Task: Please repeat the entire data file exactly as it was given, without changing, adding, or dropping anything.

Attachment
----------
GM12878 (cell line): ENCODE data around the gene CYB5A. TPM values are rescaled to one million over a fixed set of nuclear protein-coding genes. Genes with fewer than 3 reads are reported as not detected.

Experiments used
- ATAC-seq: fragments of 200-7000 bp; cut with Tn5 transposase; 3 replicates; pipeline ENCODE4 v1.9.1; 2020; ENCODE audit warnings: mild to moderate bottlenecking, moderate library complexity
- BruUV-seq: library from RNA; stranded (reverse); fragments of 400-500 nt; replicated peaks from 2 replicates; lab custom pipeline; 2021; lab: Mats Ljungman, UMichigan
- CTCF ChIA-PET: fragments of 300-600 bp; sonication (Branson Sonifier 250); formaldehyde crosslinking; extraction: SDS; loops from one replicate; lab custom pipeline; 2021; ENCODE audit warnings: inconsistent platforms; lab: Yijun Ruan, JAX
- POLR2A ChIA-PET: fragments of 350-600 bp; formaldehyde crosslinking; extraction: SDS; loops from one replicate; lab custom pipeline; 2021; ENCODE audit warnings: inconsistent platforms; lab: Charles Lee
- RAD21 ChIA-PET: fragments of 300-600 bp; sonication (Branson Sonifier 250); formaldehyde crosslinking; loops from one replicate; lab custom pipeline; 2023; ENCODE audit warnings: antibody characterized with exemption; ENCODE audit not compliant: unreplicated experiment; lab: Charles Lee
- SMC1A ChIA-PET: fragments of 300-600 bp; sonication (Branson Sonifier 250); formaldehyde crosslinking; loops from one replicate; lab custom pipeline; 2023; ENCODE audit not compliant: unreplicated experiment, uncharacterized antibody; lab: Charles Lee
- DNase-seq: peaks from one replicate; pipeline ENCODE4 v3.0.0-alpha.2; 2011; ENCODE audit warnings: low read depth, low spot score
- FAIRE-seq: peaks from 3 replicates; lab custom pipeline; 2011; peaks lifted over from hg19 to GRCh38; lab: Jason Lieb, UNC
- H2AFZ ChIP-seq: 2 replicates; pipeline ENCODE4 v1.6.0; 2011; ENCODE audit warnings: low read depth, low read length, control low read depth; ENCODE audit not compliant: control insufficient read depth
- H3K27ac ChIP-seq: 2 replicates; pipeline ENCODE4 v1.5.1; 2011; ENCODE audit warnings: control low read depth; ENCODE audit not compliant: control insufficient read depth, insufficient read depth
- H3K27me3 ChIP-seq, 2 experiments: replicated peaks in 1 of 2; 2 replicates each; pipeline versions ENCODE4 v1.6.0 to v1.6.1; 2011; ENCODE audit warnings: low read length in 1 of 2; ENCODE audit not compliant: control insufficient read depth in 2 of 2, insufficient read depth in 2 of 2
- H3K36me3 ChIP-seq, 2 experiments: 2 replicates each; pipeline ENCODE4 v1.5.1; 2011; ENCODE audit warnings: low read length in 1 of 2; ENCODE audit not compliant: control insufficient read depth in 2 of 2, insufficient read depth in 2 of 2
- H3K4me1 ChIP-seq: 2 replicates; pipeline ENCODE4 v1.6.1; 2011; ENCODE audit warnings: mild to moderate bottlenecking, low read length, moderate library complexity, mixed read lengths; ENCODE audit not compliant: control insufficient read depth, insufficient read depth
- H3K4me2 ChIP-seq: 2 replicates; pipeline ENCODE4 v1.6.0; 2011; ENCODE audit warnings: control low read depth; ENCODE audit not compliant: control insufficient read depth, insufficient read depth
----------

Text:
GM12878 (cell line): ENCODE data around the gene CYB5A. TPM values are rescaled to one million over a fixed set of nuclear protein-coding genes. Genes with fewer than 3 reads are reported as not detected.

Experiments used
- ATAC-seq: fragments of 200-7000 bp; cut with Tn5 transposase; 3 replicates; pipeline ENCODE4 v1.9.1; 2020; ENCODE audit warnings: mild to moderate bottlenecking, moderate library complexity
- BruUV-seq: library from RNA; stranded (reverse); fragments of 400-500 nt; replicated peaks from 2 replicates; lab custom pipeline; 2021; lab: Mats Ljungman, UMichigan
- CTCF ChIA-PET: fragments of 300-600 bp; sonication (Branson Sonifier 250); formaldehyde crosslinking; extraction: SDS; loops from one replicate; lab custom pipeline; 2021; ENCODE audit warnings: inconsistent platforms; lab: Yijun Ruan, JAX
- POLR2A ChIA-PET: fragments of 350-600 bp; formaldehyde crosslinking; extraction: SDS; loops from one replicate; lab custom pipeline; 2021; ENCODE audit warnings: inconsistent platforms; lab: Charles Lee
- RAD21 ChIA-PET: fragments of 300-600 bp; sonication (Branson Sonifier 250); formaldehyde crosslinking; loops from one replicate; lab custom pipeline; 2023; ENCODE audit warnings: antibody characterized with exemption; ENCODE audit not compliant: unreplicated experiment; lab: Charles Lee
- SMC1A ChIA-PET: fragments of 300-600 bp; sonication (Branson Sonifier 250); formaldehyde crosslinking; loops from one replicate; lab custom pipeline; 2023; ENCODE audit not compliant: unreplicated experiment, uncharacterized antibody; lab: Charles Lee
- DNase-seq: peaks from one replicate; pipeline ENCODE4 v3.0.0-alpha.2; 2011; ENCODE audit warnings: low read depth, low spot score
- FAIRE-seq: peaks from 3 replicates; lab custom pipeline; 2011; peaks lifted over from hg19 to GRCh38; lab: Jason Lieb, UNC
- H2AFZ ChIP-seq: 2 replicates; pipeline ENCODE4 v1.6.0; 2011; ENCODE audit warnings: low read depth, low read length, control low read depth; ENCODE audit not compliant: control insufficient read depth
- H3K27ac ChIP-seq: 2 replicates; pipeline ENCODE4 v1.5.1; 2011; ENCODE audit warnings: control low read depth; ENCODE audit not compliant: control insufficient read depth, insufficient read depth
- H3K27me3 ChIP-seq, 2 experiments: replicated peaks in 1 of 2; 2 replicates each; pipeline versions ENCODE4 v1.6.0 to v1.6.1; 2011; ENCODE audit warnings: low read length in 1 of 2; ENCODE audit not compliant: control insufficient read depth in 2 of 2, insufficient read depth in 2 of 2
- H3K36me3 ChIP-seq, 2 experiments: 2 replicates each; pipeline ENCODE4 v1.5.1; 2011; ENCODE audit warnings: low read length in 1 of 2; ENCODE audit not compliant: control insufficient read depth in 2 of 2, insufficient read depth in 2 of 2
- H3K4me1 ChIP-seq: 2 replicates; pipeline ENCODE4 v1.6.1; 2011; ENCODE audit warnings: mild to moderate bottlenecking, low read length, moderate library complexity, mixed read lengths; ENCODE audit not compliant: control insufficient read depth, insufficient read depth
- H3K4me2 ChIP-seq: 2 replicates; pipeline ENCODE4 v1.6.0; 2011; ENCODE audit warnings: control low read depth; ENCODE audit not compliant: control insufficient read depth, insufficient read depth